My Vicky died today.
She was the ugliest dog I had ever seen, black and brown brindle, a Pitbull body with a Labrador head, a crooked leg but the clearest, most beautiful brown eyes. I trapped her in a live trap at the local landfill four years ago. The guys who worked there had picked the trap up and placed it under the awning. It was a cold and wet November afternoon.
One of them said, “You ain’t gonna take that dog out of that trap, are ya?” I said I was. The other said, “You’re braver than I am, lady.” I opened the trap, spoke to her softly and slipped the lead over her head. She hobbled on out of the trap and allowed me to pick her up and place her in a crate in the bed of my pick-up. I have rescued a lot of dogs but never one so obviously grateful.
Vicky, named after Victor, the manager of the landfill, had been dumped like refuse by her former owner, just another piece of garbage. I don’t know how long she had lived there—eating trash, scrounging for food—but it was long enough to have had a litter of pups. It was one of these pups that attracted my attention. My large wooden doghouse had bitten the dust and I had hauled it to the dump.
As I shoved it off the back of the truck into a brush pile several stories high, something yelped in fear. I looked over and saw a small red pup caught under some tree limbs. There were several other puppies, too, mostly black, but they quickly disappeared back into the brush pile. I managed to catch this one. Nearly three months old, she had never been touched by a human hand and she was terrified. I put her in the truck and drove home, with “Lottie” clinging to the dashboard as far away from me as she could get.
That night I began to obsess about the other pups—how long could they survive at the landfill? So I called and got permission to set out the live trap. I didn’t catch any of Lottie’s siblings but that first night, I caught the mama dog, Vicky. By the third day, it was business as usual at the landfill and they had bulldozed the huge brush pile, killing the other puppies.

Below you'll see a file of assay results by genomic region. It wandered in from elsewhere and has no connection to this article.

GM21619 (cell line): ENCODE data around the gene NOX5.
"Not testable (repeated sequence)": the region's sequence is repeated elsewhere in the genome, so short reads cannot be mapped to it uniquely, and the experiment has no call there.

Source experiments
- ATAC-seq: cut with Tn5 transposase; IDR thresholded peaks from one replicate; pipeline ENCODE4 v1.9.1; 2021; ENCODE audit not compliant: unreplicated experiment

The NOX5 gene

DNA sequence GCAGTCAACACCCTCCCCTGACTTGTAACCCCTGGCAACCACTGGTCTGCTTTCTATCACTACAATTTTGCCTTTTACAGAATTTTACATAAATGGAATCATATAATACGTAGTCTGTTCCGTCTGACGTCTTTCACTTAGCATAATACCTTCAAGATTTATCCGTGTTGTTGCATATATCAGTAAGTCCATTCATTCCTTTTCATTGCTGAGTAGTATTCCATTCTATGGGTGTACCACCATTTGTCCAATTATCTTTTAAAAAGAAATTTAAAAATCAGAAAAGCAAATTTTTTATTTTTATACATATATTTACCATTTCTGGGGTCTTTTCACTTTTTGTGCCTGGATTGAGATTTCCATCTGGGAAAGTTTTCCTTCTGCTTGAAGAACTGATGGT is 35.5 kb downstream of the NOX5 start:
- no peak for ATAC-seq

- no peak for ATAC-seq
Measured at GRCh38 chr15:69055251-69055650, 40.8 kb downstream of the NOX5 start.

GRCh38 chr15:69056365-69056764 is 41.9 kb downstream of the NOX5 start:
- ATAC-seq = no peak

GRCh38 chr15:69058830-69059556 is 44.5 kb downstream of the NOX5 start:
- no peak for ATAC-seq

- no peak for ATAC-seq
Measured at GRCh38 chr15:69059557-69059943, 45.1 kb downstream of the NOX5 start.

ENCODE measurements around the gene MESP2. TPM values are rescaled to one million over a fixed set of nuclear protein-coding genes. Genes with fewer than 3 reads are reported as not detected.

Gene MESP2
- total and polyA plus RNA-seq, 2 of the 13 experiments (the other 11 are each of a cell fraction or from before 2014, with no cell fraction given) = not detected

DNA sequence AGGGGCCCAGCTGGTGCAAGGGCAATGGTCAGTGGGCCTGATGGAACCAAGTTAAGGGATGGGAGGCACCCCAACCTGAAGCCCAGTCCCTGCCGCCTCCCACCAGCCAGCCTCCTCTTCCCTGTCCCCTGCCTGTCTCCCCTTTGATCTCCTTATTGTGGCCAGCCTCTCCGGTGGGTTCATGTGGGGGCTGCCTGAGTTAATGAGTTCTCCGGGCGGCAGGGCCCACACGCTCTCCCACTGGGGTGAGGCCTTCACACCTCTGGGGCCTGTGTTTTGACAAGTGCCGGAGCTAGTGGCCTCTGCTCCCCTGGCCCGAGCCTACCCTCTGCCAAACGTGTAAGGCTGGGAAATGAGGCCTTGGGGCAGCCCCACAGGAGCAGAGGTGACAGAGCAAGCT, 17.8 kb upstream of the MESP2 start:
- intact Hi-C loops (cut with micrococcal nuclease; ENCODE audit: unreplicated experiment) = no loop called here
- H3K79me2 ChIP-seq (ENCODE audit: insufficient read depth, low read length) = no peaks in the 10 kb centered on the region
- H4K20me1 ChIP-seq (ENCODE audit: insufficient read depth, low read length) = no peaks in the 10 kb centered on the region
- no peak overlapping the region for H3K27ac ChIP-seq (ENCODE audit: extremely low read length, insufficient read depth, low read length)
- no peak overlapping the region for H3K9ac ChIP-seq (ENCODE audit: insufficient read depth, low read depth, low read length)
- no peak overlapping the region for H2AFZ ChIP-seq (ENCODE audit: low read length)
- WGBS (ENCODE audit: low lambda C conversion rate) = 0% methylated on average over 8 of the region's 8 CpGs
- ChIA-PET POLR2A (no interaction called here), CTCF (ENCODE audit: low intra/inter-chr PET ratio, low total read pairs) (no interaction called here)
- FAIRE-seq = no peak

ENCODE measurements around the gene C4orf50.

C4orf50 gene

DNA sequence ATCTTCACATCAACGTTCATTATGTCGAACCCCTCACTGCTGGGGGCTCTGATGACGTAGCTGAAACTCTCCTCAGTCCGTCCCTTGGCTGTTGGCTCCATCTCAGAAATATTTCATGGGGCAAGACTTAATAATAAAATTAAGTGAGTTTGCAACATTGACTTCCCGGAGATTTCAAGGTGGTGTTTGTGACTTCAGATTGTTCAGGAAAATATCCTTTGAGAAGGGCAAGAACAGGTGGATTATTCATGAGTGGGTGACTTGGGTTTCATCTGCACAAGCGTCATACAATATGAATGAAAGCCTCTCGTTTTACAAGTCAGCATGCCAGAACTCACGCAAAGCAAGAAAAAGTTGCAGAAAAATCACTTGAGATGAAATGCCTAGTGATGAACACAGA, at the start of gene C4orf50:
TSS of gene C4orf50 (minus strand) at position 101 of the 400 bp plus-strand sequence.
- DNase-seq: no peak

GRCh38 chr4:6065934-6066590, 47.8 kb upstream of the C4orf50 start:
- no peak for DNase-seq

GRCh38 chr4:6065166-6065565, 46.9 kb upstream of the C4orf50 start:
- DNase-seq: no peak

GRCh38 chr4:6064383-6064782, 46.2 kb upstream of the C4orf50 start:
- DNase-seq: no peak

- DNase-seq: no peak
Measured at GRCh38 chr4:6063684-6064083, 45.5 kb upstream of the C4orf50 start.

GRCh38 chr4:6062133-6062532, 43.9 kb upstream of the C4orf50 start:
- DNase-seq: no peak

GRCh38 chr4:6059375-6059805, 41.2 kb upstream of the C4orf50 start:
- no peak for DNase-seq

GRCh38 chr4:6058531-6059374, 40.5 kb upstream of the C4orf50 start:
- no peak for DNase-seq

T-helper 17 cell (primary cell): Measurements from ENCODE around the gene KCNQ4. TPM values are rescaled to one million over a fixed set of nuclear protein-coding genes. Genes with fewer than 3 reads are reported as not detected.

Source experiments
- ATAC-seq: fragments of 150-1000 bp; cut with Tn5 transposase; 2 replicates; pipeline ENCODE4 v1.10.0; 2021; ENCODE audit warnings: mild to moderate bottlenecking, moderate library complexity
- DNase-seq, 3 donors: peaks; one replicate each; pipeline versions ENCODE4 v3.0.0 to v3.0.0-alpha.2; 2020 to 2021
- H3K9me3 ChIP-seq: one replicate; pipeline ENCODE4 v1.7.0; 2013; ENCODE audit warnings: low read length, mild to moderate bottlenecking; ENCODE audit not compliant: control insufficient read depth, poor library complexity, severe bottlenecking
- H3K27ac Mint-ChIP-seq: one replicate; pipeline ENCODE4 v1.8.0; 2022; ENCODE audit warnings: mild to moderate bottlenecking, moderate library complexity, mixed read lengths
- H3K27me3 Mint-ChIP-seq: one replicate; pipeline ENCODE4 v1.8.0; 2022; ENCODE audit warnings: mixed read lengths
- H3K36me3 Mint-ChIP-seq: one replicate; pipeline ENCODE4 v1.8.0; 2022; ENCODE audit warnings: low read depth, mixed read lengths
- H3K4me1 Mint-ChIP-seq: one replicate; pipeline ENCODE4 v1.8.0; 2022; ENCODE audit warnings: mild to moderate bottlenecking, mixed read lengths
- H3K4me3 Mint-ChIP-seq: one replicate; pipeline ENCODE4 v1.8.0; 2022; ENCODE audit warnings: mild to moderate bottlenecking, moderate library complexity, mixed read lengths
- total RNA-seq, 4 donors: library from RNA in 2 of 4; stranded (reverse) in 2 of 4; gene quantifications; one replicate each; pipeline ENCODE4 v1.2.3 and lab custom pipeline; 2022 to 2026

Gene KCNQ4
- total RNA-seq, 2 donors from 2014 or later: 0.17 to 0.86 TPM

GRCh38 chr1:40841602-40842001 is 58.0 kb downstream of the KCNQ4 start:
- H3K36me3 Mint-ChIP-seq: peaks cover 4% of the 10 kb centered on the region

I took Vicky to a local vet. He said the broken leg couldn’t be fixed; she would always be lame. She was also heartworm positive. Getting her spayed was another matter. She had had so many heat cycles and borne so many puppies, her reproductive organs were like mush and came apart in the vet’s hands during the spay. By that night, she was in shock from internal hemorrhage. I sat on the floor next to her in the kennel at the vet’s office and begged her to live. Poor Vicky had to have another surgery to stop the bleeding and save her life.
By the time she was up and around, she had discovered what it was like to receive a bowl of dog food on a regular basis. Vicky made up for lost time, becoming so roly-poly she looked more like a manatee than a dog, especially with her waddling, lame-duck walk. She was always trusting despite the rotten hand of cards she had been dealt in the game of life. She would run to meet me whenever I went out to the kennel. The little red pup, Lottie, had grown into a 90-pound Pitbull/Rottweiler mix. Lottie and her mom were tight. They didn’t care much for the other dogs. But Vicky’s only real flaw was an absolute terror of thunder, fireworks, and gunshot, gunshot being the method used by the landfill to eliminate the stray dog population. For this reason, I forgave her when she chewed a hole into the side of the garage, thereby making her own “doggie door;” she was that desperate whenever there was thunder or fireworks. Yesterday, Vicky didn’t come out of the doghouse while I was feeding, unusual for her. This morning she wasn’t sitting up. Vicky was at least 10 years old when she died this evening. The vet speculated heart or liver failure to be cause of death. She was one tough cookie, though. She had survived starvation, a broken leg, an infected uterus, heartworms, and abandonment by her former owner, not necessarily in that order. Despite all that, she was loyal and loving to the very end. Lay in the eternal sunshine and rest a while, Vicky—I’ll be along soon.